We have to make plans like that. It's not that something is never going to happen, but let's not mandate it or make it something that a doctor has to do and is paid to do as part of his job. The doctor as a counselor is fine, but the family should come to them and request that, not to say it in statute.
And I'm concerned about the rationing. It makes you think of, well, you're going to float out on an iceberg or something when the end of life comes. And what we want is to have quality of care throughout everybody's life and to make sure that we have the ability to do that. The doctors are the ones that do deal with these issues, but they need to have the map as to what the family wants in that regard.
So I think that women as the caregivers are the ones that have to make those decisions. And it's a tough decision to make, to bring up a subject early on that you really might not want to talk about; but it's something we all need to do, but to do it by our choice and not by a government-run plan telling us to do that.
So with that let me just say a couple of things about women, and there's been a new poll out. In this poll that was released on October 28, in short, women believe that their current health insurance is better for them and their families than what the Pelosi plan has proposed. And while a majority of women view health care reform as an important issue, only 42 percent are satisfied with the proposal that is brought before Congress and only 38 percent would like to change their own insurance to a public option. In fact, while 48 percent of women want slight changes to health care generally, 75 percent of women want few to no changes to their own health care.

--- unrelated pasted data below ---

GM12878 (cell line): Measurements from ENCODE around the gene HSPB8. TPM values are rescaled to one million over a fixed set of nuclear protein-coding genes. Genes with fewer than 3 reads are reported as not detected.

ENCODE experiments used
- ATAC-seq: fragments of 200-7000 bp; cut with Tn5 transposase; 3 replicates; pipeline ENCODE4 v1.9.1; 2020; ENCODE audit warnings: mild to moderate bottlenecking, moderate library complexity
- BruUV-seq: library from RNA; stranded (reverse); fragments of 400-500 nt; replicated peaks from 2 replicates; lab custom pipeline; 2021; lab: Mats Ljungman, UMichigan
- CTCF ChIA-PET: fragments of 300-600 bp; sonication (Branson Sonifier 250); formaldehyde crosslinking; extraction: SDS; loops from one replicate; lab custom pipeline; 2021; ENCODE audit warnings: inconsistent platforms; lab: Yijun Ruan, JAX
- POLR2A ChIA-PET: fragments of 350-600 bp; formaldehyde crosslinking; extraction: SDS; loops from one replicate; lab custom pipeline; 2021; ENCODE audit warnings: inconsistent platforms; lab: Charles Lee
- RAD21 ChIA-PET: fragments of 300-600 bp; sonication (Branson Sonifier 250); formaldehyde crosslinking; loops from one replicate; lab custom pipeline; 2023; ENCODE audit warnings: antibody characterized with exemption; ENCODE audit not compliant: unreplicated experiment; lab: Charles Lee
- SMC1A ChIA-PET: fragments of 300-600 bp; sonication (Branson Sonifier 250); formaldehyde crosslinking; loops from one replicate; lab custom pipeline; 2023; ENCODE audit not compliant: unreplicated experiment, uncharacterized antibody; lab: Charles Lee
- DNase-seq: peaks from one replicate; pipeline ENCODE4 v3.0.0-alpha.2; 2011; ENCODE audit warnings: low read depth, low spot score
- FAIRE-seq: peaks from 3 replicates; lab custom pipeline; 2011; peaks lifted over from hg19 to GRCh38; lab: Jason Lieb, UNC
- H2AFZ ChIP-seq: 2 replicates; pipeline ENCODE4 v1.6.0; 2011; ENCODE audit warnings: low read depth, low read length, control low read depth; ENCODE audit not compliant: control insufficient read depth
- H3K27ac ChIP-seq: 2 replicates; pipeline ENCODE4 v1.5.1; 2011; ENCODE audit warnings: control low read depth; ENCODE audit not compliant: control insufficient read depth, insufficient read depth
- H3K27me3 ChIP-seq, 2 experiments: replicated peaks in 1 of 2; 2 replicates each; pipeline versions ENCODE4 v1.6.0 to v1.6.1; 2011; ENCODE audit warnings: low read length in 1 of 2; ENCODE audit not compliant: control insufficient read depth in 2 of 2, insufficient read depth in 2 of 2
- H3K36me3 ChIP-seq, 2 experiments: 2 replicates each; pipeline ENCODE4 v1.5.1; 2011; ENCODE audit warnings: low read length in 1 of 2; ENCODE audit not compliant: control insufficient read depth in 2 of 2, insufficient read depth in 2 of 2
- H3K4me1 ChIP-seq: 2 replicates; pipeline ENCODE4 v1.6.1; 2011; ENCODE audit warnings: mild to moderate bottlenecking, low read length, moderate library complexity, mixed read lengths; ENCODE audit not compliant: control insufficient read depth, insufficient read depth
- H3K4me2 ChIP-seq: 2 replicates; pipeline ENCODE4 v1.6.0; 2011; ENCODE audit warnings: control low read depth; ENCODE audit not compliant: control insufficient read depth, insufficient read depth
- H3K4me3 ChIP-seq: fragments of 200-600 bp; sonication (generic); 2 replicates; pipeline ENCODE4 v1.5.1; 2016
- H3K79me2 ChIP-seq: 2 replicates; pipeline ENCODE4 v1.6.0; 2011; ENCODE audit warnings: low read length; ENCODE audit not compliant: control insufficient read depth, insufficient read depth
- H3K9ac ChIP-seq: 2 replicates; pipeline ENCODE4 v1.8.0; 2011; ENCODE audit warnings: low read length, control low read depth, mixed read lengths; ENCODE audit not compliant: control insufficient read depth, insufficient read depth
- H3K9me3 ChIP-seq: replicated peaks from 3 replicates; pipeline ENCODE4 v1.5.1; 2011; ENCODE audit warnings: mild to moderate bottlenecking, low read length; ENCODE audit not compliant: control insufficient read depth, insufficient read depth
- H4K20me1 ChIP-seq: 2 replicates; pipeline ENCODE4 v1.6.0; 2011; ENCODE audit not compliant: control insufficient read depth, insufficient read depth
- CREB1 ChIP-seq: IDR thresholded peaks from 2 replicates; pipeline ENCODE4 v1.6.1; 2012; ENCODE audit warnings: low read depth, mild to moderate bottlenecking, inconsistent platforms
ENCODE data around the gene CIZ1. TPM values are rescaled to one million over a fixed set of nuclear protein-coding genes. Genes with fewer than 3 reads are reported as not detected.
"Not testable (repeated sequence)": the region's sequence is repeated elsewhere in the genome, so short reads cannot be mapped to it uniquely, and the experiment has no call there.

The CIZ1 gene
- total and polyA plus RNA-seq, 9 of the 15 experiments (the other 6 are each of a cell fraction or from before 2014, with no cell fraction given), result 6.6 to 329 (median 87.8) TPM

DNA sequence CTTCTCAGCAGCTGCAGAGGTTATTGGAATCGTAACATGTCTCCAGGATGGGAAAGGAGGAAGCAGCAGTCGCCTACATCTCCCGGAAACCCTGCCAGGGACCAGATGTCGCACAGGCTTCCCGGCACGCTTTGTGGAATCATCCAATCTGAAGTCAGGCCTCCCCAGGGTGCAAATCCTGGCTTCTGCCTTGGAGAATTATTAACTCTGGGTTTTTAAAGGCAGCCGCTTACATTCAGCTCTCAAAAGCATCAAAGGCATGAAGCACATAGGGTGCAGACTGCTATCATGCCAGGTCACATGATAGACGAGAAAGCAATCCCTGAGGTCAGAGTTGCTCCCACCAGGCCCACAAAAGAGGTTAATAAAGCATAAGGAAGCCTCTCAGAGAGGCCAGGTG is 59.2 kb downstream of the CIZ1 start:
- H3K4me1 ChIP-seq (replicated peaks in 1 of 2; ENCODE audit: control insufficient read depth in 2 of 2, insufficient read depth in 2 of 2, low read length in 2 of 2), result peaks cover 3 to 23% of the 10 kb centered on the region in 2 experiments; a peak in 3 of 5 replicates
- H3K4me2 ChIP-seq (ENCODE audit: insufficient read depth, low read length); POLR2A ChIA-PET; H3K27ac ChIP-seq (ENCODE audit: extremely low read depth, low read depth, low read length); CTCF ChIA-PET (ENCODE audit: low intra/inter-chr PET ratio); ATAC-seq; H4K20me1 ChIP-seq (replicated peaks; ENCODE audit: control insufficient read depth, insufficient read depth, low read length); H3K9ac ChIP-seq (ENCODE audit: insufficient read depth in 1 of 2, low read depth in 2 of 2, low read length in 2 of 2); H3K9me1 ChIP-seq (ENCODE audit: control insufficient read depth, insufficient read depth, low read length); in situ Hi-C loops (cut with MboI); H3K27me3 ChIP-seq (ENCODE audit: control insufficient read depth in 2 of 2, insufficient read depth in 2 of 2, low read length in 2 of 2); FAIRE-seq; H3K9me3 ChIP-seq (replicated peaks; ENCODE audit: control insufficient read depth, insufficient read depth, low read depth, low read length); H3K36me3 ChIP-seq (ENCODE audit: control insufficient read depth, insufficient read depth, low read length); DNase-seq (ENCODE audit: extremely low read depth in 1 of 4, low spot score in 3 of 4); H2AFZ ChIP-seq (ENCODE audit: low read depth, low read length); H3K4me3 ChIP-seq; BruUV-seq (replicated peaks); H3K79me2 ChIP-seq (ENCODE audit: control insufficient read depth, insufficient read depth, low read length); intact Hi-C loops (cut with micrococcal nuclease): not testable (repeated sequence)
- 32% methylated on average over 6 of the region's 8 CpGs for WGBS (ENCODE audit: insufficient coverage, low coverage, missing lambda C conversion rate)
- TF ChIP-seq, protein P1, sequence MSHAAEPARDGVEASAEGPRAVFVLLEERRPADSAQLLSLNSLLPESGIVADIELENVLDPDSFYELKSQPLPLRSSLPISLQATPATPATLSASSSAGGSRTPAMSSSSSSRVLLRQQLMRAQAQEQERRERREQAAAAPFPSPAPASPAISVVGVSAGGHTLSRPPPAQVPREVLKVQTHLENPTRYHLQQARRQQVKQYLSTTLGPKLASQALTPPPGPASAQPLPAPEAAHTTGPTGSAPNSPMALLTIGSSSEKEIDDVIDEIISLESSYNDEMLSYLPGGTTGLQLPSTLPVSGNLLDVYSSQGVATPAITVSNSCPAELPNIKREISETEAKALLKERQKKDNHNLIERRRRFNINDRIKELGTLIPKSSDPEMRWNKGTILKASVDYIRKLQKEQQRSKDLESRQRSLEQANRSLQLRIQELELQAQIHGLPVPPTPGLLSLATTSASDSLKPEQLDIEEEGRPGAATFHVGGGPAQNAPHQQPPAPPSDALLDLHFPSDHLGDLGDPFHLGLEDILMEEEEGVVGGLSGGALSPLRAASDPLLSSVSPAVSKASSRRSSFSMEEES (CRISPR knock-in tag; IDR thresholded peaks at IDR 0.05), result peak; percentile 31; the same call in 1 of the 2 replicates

That's kind of interesting. You talked about how I was on the Education and Labor Committee. And while we were marking up the bill, I had an amendment that said if you like the health care plan you have now, you can keep it, and that was voted down by the other side of the aisle unanimously.
Women are also very concerned with costs. You know, women care about affordability, and they are concerned with the costs. And only 5 percent of women believe that Congress should spend over $1 trillion on health care reform, which is the cost, and 45 percent of women would be less likely to support a candidate that votes in favor of such a costly health care bill.
Women believe that health care reform is moving too fast, that Congress should slow down. Only 9 percent of women want reform legislation in the next few weeks. And we're looking at addressing this this week. Twenty percent would like reform by the end of 2009, and 43 percent believe that Congress should pass a reform bill only when quality legislation is developed even if it means no deadline.
So I think we have got a health care plan that if everybody thought it was a great plan, we would be passing it and we would have passed it in July. But this is now July, August, September, October, and now we are into November, and there still are such concerns by the American people on this.
So I hope that we can slow down and really have a dialogue, a debate on this, and find common ground to find a bill that people would all get behind.
BREAK IN TRANSCRIPT